An inquest into the deaths of three Australian soldiers in Afghanistan has heard that no precautions were taken to prevent insider attacks despite warnings
Armed Afghan National Army soldiers were allowed to mingle with Australian defence force personnel at a desert patrol base where three diggers were killed in an insider attack, an inquest has heard.
A coronial inquest into the August 2012 deaths of Lance Corporal Stjepan Milosevic, Sapper James Martin and Private Robert Poate has heard that on the night they were shot dead by a rogue Afghan soldier there was no additional security at the base, despite warnings of an increased threat of so-called green on blue attacks.
Appearing at the Brisbane inquest, Adam Burke, the former platoon sergeant at the patrol base in Oruzgan province, said he had been aware there was a heightened threat of such incidents due to the Ramadan festival.
However, Sergeant Burke, under questioning from counsel assisting the deputy state coroner Anthony Marinac, said he had not known of the recent issuing of a fatwa that promised ascension to heaven to those who killed western soldiers.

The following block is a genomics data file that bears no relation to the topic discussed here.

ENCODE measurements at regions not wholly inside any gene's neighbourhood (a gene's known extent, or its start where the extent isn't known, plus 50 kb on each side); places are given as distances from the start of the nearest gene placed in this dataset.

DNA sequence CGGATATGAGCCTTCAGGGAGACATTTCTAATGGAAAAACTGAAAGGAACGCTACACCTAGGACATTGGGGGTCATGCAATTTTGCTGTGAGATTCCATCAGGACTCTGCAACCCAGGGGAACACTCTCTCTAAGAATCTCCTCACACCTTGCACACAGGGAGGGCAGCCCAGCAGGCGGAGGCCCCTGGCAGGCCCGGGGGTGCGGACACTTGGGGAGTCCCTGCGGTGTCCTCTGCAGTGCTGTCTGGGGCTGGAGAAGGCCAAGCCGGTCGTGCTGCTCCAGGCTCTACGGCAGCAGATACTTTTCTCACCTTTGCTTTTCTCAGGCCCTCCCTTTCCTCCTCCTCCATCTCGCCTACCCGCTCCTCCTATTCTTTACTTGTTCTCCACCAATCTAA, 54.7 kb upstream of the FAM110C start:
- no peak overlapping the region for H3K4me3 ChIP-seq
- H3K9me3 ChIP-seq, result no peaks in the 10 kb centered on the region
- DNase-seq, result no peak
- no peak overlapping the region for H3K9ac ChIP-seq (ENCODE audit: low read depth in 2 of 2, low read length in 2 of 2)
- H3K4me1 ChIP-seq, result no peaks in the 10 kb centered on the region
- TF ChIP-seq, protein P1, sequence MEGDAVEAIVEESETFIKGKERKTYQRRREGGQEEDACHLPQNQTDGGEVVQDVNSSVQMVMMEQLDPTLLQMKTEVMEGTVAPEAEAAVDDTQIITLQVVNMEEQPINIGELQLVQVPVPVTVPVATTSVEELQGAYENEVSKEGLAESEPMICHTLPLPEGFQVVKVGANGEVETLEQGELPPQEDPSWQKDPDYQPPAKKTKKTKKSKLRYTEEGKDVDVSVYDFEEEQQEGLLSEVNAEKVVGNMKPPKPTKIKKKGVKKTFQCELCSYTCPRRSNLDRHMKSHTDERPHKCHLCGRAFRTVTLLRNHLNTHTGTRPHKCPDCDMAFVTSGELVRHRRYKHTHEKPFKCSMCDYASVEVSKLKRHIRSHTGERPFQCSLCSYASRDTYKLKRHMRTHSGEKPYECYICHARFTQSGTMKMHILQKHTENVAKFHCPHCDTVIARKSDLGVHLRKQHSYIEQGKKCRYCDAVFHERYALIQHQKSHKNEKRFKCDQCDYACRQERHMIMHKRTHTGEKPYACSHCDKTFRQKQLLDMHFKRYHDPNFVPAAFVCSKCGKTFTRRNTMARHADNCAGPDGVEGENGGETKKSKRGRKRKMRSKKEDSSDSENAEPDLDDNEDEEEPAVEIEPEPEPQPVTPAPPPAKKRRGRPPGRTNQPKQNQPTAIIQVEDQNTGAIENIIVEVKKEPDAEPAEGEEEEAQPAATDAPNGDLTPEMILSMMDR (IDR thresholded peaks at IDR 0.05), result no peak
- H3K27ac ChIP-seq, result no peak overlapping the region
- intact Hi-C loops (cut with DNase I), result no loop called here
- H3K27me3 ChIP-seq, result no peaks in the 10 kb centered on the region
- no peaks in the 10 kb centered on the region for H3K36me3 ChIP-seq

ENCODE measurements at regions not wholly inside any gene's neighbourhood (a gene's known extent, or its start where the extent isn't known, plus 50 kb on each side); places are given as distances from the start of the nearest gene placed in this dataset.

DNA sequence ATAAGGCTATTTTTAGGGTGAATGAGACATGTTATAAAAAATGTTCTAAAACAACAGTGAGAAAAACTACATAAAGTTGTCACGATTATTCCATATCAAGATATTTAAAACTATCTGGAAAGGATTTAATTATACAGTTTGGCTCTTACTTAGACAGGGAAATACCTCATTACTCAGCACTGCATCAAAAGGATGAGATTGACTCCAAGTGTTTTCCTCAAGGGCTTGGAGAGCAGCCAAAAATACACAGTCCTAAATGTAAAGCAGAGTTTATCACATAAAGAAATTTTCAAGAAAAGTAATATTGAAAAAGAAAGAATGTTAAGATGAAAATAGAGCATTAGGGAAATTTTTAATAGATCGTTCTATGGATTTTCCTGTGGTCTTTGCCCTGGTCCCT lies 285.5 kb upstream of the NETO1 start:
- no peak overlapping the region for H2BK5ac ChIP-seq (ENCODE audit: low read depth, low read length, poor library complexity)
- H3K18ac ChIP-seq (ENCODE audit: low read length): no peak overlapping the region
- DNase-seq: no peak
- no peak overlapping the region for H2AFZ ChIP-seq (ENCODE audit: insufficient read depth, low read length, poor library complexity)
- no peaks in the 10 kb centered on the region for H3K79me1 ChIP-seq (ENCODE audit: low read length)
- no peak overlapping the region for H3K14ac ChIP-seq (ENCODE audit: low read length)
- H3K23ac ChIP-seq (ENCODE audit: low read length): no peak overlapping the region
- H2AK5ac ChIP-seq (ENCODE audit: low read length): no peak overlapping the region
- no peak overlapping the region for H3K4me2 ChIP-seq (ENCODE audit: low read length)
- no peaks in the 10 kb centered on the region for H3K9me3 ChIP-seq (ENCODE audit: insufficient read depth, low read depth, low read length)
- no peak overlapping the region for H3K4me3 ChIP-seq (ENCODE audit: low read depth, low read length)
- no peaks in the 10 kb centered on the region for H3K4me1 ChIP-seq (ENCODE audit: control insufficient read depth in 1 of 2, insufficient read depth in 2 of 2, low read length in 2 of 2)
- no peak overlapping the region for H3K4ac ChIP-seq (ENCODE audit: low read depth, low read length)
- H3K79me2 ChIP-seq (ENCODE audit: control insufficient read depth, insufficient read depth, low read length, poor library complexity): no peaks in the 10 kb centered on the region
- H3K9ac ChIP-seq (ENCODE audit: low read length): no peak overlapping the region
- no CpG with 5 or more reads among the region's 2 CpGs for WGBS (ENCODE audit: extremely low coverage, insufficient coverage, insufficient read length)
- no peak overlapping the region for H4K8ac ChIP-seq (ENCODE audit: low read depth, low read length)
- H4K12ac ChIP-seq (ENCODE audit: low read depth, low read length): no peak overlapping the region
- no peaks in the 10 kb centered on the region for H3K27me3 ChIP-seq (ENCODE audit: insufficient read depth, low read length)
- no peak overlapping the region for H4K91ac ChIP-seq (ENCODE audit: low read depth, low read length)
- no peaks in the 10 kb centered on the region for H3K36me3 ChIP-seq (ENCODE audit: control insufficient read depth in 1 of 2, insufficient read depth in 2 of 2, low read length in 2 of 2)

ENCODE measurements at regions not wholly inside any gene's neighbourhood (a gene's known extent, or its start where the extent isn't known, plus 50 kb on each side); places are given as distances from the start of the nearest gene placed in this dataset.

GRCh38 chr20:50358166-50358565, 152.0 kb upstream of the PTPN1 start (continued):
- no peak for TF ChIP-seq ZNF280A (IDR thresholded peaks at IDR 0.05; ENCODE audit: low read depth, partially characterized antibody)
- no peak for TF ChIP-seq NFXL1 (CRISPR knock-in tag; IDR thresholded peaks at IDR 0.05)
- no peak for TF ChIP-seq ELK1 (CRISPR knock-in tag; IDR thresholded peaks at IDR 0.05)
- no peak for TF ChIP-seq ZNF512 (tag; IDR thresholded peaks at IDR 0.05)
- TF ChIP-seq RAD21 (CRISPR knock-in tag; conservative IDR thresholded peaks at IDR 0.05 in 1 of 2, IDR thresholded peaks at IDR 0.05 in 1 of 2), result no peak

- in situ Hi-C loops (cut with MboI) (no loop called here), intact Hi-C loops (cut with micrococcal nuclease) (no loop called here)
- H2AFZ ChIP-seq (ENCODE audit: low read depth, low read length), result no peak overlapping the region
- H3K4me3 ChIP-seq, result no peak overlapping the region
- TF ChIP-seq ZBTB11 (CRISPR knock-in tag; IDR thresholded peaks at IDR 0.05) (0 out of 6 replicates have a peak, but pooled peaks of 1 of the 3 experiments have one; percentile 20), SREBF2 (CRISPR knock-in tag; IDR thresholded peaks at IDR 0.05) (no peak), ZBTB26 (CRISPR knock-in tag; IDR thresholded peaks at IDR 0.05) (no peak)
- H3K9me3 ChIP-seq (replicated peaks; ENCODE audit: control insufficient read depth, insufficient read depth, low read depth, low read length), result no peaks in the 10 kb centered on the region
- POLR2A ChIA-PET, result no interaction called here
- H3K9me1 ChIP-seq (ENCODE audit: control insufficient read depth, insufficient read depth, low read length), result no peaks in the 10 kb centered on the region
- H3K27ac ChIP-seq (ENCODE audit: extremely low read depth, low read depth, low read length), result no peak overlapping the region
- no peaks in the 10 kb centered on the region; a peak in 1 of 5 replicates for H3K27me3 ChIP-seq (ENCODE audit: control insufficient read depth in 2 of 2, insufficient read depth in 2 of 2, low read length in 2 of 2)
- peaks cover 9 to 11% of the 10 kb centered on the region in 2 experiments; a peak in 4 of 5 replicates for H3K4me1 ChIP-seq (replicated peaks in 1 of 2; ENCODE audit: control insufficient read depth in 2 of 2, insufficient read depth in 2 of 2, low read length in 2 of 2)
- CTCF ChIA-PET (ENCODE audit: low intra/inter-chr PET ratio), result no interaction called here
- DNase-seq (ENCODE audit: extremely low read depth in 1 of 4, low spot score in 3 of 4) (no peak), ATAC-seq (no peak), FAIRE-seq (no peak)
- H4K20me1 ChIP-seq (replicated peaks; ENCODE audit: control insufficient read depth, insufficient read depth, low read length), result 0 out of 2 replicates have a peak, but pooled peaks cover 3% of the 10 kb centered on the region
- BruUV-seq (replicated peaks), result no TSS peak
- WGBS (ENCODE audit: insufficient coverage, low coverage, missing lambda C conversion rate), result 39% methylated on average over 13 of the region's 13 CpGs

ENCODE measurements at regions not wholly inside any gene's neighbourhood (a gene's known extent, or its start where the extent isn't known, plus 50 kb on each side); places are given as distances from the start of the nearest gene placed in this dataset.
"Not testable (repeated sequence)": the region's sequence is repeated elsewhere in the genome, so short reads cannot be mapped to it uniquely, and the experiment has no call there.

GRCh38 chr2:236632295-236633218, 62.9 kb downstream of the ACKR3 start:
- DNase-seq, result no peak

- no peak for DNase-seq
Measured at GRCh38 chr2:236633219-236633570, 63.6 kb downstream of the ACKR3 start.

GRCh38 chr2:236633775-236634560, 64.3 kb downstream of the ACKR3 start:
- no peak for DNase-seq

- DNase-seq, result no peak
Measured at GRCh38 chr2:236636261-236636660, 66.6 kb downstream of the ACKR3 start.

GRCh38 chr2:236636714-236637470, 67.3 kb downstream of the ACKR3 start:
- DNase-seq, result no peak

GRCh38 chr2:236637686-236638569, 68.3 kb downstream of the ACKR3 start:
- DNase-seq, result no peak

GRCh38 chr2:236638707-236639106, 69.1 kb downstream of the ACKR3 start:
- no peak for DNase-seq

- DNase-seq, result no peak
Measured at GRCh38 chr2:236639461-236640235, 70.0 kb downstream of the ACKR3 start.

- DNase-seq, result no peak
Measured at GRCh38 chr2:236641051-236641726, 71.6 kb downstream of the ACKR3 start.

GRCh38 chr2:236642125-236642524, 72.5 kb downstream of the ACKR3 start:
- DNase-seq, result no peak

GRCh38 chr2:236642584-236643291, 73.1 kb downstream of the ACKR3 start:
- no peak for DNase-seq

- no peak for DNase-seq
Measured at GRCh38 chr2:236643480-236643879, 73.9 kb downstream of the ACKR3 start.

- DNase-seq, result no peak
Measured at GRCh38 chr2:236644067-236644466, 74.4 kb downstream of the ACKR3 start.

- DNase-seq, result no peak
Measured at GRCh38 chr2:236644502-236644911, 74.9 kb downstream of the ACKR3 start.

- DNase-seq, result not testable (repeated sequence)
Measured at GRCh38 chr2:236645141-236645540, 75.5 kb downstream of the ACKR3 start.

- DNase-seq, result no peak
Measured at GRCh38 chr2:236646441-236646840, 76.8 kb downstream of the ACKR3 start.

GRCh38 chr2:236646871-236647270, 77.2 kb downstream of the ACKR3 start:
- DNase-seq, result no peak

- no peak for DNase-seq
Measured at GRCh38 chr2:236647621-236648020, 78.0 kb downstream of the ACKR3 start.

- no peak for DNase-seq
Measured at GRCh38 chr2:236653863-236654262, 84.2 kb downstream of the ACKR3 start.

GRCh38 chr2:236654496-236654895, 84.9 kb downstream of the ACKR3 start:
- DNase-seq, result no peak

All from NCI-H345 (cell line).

Sgt Burke said Afghan soldiers, some armed, were allowed to wander around the Australian camp at the patrol base, 20km north of Tarin Kowt.
“Personally I wasn’t completely comfortable with them being there, but if I’d just had have told them to leave it wouldn’t have been conducive to building rapport and mentoring,” he told the inquest.
Sgt Burke conceded there was only one roving Australian guard on watch that evening and more personnel would have been necessary to adequately guard against an insider threat.
Despite this, a defence inquiry into the deaths found there had been no systemic failures responsible for the fatalities and made no recommendations to prevent similar attacks.
The dead soldiers’ families, who requested the inquest, say the defence investigation was neither transparent nor independent, and they were left out of the process.
A military legal officer who helped manage the defence inquiry testified that the type of inquiry held was relatively cheap and less intensive but denied cost was a major factor.
Colonel James Waddell said a more expensive and wide-ranging defence commission of inquiry had been considered unnecessary because it wouldn’t have shed more light on what happened.
“However tragic, the deaths of servicemen in Afghanistan was an expected outcome of deploying to a war zone,” Colonel Waddell told the inquest.
“We’re not dealing with incidents that can be equated, for example, to accidental deaths in training in a peacetime environment.”
Lance Corporal Milosevic’s widow, Private Poate’s parents and Sapper Martin’s mother attended the first day of the hearing, which is scheduled to run for about one week and hear from 10 more witnesses.
The Afghan National Army sergeant responsible for the attack, named Hekmatullah, has been sentenced to death.